Monday  September 19,2011 :  The electorate's approval for state attempts to legalise sportsbetting could have far-reaching consequences
 
New Jersey politicians, and the gambling industry in the state that includes Atlantic City, are showing an increased appetite for legalised sportsbetting, with moves afoot to place the issue on the state ballot as a residents' referendum this November.
 
The repeal of a federal government ban on sports betting in the state could be a consequence of a positive vote from residents, empowering state lawmakers to push ahead with legalization plans that will be contingent on federal agreement.
 
Legalised online sports betting could be a logical follow-on; the state Legislature showed earlier this year that it is prepared to vote for such a development when a proposal by Sen. Ray Lesniak received overwhelming approval in both state legislative bodies, but was vetoed by Governor Chris Christie.
 
The November referendum will see New Jersey residents being invited to vote on the desirability of legalised sports betting as the first step towards such a goal. That would presage state discussions with federal authorities on how to achieve the federal governments blessing and cooperation. A change will be required to the state's Constitution in order to allow sports betting on the results of any professional, college, or amateur sport or athletic event.
 
Industry sources told local media this week that a legal sports betting market in the state could generate as much as $200 million for Atlantic City's struggling betting companies. The Casino Association of New Jersey is already urging voters to approve the measure.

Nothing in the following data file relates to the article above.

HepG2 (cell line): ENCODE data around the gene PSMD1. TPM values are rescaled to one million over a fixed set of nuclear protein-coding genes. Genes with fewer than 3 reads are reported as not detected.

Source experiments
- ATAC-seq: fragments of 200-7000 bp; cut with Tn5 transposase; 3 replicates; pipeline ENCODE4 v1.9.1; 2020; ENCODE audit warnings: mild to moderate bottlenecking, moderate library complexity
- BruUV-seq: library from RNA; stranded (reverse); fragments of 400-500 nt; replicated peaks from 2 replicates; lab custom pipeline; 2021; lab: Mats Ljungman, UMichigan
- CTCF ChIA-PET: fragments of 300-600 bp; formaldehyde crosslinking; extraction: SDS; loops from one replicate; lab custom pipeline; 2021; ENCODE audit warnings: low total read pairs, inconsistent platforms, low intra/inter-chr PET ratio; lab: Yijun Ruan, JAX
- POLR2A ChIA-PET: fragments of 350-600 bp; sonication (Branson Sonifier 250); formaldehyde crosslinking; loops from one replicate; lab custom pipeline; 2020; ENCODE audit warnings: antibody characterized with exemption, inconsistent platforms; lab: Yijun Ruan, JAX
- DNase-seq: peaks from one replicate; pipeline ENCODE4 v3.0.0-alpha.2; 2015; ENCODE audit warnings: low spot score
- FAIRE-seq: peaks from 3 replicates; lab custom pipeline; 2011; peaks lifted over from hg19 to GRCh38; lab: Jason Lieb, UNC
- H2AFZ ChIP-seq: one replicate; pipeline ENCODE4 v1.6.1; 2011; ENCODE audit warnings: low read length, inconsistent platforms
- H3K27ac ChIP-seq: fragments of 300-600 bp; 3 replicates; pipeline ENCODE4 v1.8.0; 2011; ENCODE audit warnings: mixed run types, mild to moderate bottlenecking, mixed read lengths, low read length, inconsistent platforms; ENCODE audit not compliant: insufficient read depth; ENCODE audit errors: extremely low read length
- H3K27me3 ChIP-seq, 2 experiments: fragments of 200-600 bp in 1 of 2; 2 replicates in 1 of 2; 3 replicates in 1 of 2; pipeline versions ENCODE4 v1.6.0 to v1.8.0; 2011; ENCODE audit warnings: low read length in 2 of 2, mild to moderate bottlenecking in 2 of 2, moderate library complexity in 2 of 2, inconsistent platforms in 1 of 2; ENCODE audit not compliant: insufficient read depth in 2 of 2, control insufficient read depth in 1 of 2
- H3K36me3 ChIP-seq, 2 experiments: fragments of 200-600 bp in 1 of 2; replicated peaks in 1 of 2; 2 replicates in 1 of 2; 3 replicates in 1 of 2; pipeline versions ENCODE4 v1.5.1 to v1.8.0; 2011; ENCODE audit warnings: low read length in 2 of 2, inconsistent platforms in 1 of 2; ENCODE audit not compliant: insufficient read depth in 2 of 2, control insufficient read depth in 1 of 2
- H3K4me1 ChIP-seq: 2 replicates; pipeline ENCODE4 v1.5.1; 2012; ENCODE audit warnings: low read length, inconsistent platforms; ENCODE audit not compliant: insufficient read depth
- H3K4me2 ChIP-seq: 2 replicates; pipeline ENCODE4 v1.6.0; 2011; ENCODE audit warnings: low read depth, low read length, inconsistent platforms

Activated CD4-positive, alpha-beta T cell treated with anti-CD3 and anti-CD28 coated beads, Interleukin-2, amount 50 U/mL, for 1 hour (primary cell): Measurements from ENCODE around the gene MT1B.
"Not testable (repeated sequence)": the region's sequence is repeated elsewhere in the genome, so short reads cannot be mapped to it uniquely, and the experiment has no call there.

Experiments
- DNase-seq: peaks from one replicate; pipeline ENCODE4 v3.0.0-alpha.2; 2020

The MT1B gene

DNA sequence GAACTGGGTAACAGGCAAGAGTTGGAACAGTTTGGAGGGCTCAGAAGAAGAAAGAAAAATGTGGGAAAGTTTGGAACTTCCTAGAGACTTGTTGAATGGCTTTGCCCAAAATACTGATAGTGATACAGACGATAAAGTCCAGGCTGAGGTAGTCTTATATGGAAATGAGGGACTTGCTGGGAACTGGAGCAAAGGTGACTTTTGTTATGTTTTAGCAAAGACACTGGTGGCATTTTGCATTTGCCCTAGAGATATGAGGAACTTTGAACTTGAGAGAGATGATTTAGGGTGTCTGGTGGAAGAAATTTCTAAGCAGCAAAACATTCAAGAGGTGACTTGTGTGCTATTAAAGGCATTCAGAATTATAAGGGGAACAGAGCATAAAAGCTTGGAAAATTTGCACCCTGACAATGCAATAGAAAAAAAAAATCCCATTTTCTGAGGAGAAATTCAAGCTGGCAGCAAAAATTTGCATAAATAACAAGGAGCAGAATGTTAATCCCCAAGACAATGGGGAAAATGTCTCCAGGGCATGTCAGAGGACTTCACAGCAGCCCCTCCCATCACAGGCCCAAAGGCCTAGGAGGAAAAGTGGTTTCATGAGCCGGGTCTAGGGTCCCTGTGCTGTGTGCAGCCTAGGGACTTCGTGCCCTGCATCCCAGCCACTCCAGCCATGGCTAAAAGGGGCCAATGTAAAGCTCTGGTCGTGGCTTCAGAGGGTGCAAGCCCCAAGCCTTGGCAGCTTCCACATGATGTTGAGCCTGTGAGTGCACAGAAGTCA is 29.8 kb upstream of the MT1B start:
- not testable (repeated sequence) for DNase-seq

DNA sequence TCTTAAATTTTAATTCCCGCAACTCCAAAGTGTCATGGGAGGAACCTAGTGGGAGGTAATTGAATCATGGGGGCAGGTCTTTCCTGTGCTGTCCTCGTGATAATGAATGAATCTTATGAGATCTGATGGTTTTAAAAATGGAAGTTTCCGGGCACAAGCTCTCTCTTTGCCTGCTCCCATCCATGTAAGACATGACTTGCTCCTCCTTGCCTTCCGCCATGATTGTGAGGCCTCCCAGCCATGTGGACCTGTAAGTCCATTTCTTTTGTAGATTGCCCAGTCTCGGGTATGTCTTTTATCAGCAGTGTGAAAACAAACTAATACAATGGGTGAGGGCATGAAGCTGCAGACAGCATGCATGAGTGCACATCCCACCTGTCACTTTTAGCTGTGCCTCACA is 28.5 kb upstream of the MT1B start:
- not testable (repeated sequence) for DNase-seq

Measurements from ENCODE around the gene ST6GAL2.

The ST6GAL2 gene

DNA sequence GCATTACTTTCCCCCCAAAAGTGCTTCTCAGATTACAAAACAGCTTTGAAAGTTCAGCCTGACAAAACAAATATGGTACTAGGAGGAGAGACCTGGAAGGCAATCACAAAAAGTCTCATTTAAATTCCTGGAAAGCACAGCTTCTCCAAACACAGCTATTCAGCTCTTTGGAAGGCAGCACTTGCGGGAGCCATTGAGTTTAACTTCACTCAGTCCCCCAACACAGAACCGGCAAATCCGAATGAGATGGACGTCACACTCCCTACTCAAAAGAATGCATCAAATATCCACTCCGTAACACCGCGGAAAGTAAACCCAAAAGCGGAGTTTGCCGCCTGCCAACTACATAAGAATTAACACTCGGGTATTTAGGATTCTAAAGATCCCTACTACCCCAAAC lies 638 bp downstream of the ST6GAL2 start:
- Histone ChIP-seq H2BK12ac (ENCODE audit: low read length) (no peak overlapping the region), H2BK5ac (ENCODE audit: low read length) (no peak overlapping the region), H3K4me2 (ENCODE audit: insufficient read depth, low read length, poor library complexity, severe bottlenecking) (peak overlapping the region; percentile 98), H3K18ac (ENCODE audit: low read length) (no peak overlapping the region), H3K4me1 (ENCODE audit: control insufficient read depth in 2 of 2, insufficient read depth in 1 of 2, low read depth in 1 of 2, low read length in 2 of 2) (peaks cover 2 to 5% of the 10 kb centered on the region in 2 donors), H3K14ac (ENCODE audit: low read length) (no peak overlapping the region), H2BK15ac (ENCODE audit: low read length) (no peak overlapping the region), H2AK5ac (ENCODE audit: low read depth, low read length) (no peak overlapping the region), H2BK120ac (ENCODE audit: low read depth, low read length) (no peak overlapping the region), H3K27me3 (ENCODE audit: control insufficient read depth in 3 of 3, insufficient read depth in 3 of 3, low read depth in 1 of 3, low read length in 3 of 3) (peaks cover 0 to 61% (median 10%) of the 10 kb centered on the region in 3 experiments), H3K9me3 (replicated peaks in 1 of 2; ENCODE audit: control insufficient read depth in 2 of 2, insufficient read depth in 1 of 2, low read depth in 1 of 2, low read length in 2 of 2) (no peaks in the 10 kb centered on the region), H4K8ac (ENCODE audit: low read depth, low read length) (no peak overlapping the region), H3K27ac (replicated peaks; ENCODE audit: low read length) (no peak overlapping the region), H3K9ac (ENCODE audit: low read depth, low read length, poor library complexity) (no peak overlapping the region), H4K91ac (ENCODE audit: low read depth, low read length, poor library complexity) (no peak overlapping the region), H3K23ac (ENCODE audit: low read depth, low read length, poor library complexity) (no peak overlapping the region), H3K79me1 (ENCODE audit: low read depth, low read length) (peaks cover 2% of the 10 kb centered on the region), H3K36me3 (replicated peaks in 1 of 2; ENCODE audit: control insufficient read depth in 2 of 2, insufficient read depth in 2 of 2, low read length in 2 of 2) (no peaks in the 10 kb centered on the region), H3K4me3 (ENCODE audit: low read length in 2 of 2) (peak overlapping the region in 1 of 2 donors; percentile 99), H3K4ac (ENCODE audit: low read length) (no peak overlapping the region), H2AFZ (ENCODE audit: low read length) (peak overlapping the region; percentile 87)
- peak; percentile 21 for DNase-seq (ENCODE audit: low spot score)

"This November referendum, if passed, would provide an important step in the continuing process towards overturning the federal sports betting ban," Robert Griffin, president of the Casino Association of New Jersey said recently in a statement. "If the referendum is passed and if the federal ban is subsequently overturned, legal sports betting would provide an economic boost for Atlantic City and the entire state of New Jersey."
 
He added that sports betting would allow Atlantic City to better compete, grow and invest in the region.
 
Industry observers have pointed out that the referendum has a good chance of achieving a positive result; in April this year a Fairleigh Dickenson University poll found that 53 percent of respondents liked the idea of legalised sports betting versus 30 percent who did not.
 
A Fairleigh Dickenson University PublicMind poll in April found 53 percent of respondents favored legalized sports betting, while 30 percent oppose the measure.
 
In 1992, the US Congress passed the Professional and Amateur Sports Protection Act, banning sports betting in all states expect those that were "grandfathered" by virtue of having existing sports betting laws, such as Oregon, Montana and Delaware. The repeal or moderation of this legalization in respect of New Jersey could have important benefits for businesses that are currently seeing illegal gambling outfits operating offshore raking in millions of dollars that could instead be more safely wagered in properly licensed, regulated and well established companies in the United States.